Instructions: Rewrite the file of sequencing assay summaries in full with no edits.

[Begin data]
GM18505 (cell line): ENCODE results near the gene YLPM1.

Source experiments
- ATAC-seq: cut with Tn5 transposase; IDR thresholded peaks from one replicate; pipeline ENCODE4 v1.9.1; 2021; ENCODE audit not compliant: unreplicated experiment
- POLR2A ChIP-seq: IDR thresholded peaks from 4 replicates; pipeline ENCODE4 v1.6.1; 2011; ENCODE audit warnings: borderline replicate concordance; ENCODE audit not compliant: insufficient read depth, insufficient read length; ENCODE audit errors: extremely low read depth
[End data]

GM18505 (cell line): ENCODE results near the gene YLPM1.

Source experiments
- ATAC-seq: cut with Tn5 transposase; IDR thresholded peaks from one replicate; pipeline ENCODE4 v1.9.1; 2021; ENCODE audit not compliant: unreplicated experiment
- POLR2A ChIP-seq: IDR thresholded peaks from 4 replicates; pipeline ENCODE4 v1.6.1; 2011; ENCODE audit warnings: borderline replicate concordance; ENCODE audit not compliant: insufficient read depth, insufficient read length; ENCODE audit errors: extremely low read depth